I felt I had a lot to look forward to as we approached the big day. Television had taught me that before the divorce there would be “the talk,” where I would be informed that under no uncertain terms was I to think this was in any way my fault. That Mom and my father both still loved me as much as they ever had, yes, they even still loved each other, but that this was the arrangement that would be best for everyone.
And I would be expected to ask certain questions, things like whether or not they thought they might get back together, or how we’d do Christmas, and of course who I’d be living with. There was even a possibility I’d be asked to make a choice, to decide where it was I wanted to go, and I both bristled at the thought of the responsibility while feeling simultaneously gleeful at finally being asked for my input on something.
Soon there was [marginally] less screaming, and more packing, and a lot of relatives around I only saw on holidays. And on occasions when I’d walk the hall, watching my feet as I went, I might glance upward and see Mom cry, or my father punch something – a cabinet, or a drawer. And they wouldn’t notice, so I would quietly shuffle away, putting it in the back of my mind that this was how people who were upset were expected to act when they thought they were alone.
The talk never materialized, and honestly, I didn’t mind. It felt a little bit like success [an accomplishment], to be forgotten about like that, to avoid such a rehearsed an unpleasant subject matter, and on that last day, as Mom and my father went it one last time, I did something I’d never done before. I opened the car door and buckled myself in. Craning my neck to look over the dash, I waited patiently for Mom to reappear, and realize who I’d picked.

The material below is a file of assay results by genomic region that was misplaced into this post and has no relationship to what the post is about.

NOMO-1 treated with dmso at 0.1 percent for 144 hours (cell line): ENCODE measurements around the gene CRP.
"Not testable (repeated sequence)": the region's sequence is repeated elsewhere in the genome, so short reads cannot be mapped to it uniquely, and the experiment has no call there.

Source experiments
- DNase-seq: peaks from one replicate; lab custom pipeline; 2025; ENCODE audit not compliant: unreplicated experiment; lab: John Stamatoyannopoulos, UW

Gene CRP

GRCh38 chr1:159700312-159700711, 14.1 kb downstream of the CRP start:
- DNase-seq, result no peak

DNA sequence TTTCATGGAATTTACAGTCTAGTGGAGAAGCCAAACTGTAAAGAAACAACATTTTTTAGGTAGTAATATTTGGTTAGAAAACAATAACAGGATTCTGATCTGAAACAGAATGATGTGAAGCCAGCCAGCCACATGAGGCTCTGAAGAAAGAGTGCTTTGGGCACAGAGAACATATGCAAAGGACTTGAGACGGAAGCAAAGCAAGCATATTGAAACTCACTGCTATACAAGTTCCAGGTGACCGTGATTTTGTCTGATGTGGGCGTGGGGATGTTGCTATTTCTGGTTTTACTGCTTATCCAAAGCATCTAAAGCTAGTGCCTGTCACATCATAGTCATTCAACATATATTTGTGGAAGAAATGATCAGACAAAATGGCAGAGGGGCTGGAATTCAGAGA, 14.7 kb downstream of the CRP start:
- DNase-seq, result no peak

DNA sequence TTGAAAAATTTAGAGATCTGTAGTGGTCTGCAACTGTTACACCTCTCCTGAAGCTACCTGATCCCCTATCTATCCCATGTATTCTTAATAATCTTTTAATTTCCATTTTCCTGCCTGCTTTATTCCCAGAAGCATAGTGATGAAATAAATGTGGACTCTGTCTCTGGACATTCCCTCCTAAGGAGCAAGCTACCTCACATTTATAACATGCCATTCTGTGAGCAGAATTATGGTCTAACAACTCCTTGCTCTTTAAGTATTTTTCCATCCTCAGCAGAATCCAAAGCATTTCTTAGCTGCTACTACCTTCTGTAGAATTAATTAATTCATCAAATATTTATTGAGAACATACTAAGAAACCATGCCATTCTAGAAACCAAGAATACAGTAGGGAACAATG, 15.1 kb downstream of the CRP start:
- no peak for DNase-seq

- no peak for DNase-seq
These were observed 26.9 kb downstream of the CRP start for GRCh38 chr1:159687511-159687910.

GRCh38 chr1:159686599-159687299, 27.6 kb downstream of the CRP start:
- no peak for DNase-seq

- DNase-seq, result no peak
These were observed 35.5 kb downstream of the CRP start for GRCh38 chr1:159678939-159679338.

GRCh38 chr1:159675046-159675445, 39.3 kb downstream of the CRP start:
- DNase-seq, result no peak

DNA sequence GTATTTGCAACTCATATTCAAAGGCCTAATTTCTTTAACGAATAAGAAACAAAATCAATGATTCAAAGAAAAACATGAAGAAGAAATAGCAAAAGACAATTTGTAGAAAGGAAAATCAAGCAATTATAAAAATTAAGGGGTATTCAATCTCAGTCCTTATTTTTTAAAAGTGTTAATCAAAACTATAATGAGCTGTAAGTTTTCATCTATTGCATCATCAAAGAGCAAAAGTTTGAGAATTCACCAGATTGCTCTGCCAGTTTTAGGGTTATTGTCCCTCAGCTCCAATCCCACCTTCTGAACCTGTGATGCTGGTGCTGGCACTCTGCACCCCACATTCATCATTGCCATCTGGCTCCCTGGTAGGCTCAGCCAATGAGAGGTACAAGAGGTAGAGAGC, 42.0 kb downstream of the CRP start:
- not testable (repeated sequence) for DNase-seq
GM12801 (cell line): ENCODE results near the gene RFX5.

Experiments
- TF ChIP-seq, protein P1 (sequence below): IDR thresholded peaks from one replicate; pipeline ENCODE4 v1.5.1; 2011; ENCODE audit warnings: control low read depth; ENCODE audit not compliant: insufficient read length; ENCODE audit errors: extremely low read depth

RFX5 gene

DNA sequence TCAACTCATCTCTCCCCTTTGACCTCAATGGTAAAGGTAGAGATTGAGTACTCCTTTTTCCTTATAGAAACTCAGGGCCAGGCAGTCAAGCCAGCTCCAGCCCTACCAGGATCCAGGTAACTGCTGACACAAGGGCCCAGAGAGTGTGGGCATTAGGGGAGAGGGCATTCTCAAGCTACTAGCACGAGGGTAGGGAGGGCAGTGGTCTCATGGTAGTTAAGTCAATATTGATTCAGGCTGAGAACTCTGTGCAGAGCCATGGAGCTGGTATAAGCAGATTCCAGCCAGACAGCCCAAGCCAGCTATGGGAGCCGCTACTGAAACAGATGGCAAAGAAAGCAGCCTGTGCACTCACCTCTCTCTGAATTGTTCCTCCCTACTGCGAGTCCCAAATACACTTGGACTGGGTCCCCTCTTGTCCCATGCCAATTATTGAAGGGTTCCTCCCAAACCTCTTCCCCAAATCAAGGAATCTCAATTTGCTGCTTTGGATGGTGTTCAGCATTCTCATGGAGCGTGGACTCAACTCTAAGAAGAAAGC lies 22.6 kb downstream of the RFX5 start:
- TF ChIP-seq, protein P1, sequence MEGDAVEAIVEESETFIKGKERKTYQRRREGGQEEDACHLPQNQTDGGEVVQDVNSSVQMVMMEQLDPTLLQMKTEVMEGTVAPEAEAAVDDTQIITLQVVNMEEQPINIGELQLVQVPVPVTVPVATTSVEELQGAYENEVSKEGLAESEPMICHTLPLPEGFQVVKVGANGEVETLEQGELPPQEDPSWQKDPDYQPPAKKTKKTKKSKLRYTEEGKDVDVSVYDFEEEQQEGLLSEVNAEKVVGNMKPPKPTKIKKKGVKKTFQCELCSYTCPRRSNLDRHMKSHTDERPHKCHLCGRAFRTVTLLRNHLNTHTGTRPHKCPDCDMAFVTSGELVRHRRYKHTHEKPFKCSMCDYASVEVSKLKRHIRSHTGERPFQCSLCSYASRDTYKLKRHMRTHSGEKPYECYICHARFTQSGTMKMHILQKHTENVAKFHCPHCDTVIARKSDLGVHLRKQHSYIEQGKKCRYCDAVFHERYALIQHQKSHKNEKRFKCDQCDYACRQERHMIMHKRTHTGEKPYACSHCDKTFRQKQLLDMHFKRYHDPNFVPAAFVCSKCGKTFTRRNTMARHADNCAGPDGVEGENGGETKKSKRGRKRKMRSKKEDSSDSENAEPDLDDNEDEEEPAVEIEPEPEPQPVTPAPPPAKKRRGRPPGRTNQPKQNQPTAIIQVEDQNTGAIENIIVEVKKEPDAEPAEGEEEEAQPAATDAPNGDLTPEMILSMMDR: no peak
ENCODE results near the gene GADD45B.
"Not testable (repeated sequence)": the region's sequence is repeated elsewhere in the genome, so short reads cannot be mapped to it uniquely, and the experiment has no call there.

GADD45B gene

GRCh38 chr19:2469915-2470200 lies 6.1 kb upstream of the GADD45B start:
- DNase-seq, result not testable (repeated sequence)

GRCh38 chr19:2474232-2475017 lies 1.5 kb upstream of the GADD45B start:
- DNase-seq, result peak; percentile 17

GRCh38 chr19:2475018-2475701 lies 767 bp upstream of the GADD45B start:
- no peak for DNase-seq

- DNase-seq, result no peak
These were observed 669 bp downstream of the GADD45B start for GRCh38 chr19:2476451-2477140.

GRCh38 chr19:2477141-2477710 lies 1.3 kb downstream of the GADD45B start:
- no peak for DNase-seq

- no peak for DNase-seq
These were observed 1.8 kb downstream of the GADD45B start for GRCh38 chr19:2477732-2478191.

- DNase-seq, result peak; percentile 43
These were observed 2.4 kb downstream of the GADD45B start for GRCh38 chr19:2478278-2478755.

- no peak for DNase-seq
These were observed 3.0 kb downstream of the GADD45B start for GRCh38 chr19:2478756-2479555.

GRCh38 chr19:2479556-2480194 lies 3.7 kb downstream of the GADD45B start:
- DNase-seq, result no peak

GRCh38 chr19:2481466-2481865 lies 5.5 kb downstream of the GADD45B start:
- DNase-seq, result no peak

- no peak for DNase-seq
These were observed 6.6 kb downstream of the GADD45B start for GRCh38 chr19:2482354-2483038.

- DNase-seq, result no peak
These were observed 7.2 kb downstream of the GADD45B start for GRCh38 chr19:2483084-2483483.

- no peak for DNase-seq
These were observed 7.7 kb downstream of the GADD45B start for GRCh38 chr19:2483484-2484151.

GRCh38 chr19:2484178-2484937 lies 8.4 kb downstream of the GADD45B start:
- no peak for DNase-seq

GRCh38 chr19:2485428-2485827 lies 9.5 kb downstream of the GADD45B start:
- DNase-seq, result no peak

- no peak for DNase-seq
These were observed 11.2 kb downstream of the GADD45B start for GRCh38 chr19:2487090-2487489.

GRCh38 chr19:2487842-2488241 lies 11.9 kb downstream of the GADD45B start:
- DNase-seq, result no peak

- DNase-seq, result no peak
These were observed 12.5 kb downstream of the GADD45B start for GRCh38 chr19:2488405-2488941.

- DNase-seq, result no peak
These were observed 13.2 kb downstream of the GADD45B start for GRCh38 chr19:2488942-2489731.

I expected more things to change.
I remember once while out to eat, long before the divorce, a special milestone – the first time, for reasons having nothing to do with my maturity and purely predicated on availability, I was given a grown-up glass to drink from. The waitress had likely forgotten who it was for, and it had come to me very full, of ice and soda, and I’d been absolutely over the moon with the prospect of getting to sip from that.
But in my eagerness I did not wait to be given a straw, and wrapped both hands around the glass and tipped it up for my reward. The liquid inside quickly turned the cup against me, and I lost control, spilling the contents all over the table, and our dinner below. The accident made hardly a sound, but the mess was spectacular enough that I did not cry right away. Instead, I heard Mom cry out, loudly enough that the surrounding diners went silent.
And then there was a crack, and my head snapped backwards not particularly hard, but with enough of a shock to be jarring to me, with my father’s hand-print now red across my face.
I burst into tears.